'Best option' to announce latest COVID-19 measures via broadcast before Parliament opens: Indranee Rajah
SINGAPORE: Broadcasting Deputy Prime Minister Heng Swee Keat's statement on the fifth set of COVID-19 Budget measures before Parliament opens was "the best option", said Minister in the Prime Minister's Office Indranee Rajah on Sunday (Aug 23).
"That gives both MPs and the public enough time to absorb the contents before Parliament sits," she said in a Facebook post.
The comment was made in response to a question brought up to her and her colleagues of why the measures were announced via broadcast rather than delivered in Parliament, said Ms Indranee, who is also Second Minister for Finance and National Development.
She said the broadcast was done to give businesses and workers clarity on the Government's plans as well as to give Members of Parliament (MP) enough time to consider the measures before Parliament opens on Monday.
Adding that "many jobs are at stake if there is no clarity on Government’s plan", she pointed out that some of the earlier Budget measures were about to expire - including the Jobs Support Scheme (JSS) that was slated to end in August.
In his ministerial statement last Monday, Mr Heng extended wage subsidies under the JSS for seven months and announced a new initiative to bolster hiring in still-growing sectors. The additional measures amounted to S$8 billion.
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"MPs CAN AND SHOULD STILL RAISE QUESTIONS"
Ms Indranee also said, even with the broadcast, the new measures would still be subject to parliamentary scrutiny.
"When there are significant Budget measures, the usual practice is to announce them ahead of time. This gives the MPs time to form their views on the plans. It also gives the public time to provide feedback to their MPs and the ministries. This is then debated in Parliament," she said.
During Parliament's official opening on Monday, MPs will elect the Speaker while President Halimah Yacob will deliver her address on the Government's agenda, giving no opportunity for any ministerial statement, said Ms Indranee.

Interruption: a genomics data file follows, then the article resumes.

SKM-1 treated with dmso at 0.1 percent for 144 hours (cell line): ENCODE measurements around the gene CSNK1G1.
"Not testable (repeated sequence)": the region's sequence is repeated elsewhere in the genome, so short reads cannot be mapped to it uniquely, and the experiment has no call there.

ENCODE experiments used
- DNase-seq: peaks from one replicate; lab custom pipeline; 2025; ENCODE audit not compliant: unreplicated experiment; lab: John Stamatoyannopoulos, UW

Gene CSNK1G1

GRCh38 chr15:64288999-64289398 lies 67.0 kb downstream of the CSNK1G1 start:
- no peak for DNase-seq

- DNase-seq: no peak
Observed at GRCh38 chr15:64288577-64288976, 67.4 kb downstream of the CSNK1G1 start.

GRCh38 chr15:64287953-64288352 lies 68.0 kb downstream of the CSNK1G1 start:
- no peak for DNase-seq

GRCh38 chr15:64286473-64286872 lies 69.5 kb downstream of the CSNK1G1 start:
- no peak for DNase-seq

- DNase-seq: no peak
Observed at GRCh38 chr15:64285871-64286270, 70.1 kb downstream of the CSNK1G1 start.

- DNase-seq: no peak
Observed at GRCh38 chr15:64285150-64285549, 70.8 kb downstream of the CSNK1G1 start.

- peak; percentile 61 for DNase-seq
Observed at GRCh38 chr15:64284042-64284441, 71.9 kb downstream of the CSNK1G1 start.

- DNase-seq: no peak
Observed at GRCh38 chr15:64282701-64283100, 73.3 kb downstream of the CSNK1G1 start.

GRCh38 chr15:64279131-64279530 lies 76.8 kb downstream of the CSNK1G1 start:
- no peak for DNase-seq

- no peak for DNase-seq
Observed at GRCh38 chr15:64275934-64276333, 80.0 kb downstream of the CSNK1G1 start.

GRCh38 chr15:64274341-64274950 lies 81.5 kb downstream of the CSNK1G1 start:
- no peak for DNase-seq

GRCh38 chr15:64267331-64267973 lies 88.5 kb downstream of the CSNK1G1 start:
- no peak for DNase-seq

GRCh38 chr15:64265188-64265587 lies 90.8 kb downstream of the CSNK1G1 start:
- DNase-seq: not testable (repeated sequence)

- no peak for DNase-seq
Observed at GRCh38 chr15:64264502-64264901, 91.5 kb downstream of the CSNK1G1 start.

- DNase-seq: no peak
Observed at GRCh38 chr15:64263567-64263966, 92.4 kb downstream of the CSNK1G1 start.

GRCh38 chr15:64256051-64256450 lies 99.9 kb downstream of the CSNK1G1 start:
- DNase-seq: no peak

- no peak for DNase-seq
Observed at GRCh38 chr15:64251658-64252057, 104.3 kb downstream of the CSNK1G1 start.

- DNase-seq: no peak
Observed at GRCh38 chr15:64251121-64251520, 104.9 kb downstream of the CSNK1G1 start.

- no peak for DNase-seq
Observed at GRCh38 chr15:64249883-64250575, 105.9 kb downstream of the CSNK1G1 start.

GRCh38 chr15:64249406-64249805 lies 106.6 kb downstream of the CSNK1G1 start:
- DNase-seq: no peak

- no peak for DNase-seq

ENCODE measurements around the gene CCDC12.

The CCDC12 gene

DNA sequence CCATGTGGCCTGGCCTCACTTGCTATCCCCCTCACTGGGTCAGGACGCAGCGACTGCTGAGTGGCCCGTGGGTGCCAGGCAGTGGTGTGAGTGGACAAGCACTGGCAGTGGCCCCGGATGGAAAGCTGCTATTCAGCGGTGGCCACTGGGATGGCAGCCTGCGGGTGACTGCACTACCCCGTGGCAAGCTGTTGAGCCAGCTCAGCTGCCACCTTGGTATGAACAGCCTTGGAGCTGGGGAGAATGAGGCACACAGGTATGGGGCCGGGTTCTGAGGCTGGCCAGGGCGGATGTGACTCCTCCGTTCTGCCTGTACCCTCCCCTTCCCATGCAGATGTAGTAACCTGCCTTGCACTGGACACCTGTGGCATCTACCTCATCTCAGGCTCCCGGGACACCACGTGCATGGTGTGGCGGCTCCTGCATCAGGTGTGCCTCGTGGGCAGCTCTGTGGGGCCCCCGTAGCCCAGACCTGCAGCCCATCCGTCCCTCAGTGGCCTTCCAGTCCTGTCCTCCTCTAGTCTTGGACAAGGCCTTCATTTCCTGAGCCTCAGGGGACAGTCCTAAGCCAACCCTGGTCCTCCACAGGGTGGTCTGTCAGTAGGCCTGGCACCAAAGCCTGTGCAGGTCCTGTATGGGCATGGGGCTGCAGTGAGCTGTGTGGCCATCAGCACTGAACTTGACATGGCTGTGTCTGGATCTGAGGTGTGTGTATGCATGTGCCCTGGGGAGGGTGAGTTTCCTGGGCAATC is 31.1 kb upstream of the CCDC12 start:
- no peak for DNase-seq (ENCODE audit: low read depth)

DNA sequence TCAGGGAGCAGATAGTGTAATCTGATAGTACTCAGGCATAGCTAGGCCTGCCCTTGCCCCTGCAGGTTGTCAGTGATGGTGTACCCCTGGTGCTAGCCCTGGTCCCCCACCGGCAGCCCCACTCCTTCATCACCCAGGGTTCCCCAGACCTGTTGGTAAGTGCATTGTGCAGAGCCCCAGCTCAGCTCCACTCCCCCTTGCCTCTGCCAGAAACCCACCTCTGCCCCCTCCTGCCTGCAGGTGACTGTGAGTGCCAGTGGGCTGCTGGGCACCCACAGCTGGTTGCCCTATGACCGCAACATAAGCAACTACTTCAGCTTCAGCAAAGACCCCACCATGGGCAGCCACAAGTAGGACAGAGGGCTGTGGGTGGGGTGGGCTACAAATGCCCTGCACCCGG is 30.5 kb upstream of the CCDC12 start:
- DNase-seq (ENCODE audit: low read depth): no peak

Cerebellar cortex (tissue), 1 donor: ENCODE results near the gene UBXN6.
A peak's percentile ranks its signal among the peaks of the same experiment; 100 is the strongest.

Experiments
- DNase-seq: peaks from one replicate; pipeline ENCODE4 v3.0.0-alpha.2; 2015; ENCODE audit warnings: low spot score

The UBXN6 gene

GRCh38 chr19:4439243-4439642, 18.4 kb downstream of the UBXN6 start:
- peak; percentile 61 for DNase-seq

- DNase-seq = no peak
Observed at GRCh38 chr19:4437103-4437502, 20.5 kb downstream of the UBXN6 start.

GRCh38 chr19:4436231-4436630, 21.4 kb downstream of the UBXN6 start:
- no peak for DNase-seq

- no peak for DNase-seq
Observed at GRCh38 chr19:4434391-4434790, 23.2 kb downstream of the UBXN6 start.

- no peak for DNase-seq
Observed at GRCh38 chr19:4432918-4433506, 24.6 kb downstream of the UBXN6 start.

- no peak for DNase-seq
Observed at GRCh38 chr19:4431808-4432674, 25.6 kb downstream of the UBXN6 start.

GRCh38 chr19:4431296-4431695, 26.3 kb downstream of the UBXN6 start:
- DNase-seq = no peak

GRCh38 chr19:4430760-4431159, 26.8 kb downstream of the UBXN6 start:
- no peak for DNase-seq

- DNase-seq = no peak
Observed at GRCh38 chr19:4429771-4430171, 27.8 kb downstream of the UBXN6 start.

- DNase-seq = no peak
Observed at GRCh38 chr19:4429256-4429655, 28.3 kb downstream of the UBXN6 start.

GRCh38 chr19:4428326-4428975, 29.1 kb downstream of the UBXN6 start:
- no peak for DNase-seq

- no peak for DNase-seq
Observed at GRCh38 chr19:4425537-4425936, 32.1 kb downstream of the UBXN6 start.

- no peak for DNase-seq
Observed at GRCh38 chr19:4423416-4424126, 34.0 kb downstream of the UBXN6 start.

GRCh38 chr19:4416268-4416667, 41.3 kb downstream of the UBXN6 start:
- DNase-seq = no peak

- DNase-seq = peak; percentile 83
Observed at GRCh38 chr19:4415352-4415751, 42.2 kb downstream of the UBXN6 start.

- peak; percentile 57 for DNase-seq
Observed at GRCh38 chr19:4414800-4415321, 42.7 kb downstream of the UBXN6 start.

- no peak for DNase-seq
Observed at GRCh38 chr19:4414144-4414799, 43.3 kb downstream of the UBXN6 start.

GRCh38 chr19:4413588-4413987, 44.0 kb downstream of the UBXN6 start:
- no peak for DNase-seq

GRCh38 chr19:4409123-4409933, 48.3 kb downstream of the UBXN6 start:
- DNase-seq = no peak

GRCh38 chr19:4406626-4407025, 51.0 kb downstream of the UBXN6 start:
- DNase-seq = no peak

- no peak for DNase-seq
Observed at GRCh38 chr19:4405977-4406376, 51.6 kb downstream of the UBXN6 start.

MPs will then debate the President's Address during the first business sitting on Aug 31.
"If we deliver the ministerial statement on 31 August itself, MPs won’t have enough time to reflect on the measures before the debate.
"Also, with the President’s Address being delivered on 24 August there will be a lot of substantive things for MPs and the public to consider between 24 and 31 August," said Ms Indranee.
"MPs can (and should) still raise questions and express their views on the ministerial statement in Parliament."
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Ms Indranee, who has been appointed Leader of the House, added that the Government will seek Parliament's approval "in the coming months" through a Supplementary Supply Bill, to give effect to the measures announced by Mr Heng.
"So not to worry: The Government remains accountable and all is still fully in accordance with good governance.
"It’s just that we put it out sooner rather than later because it affects people’s welfare and well-being, and we wanted to give enough time for proper scrutiny and deliberation," said Ms Indranee.
She also noted that the latest measures will be financed by reallocating funds from the previous Budgets.
"Because of COVID-19, some of the things we had wanted to do in the earlier Budgets have had to be deferred or reprioritised. We are therefore reallocating some of the money to more urgent needs."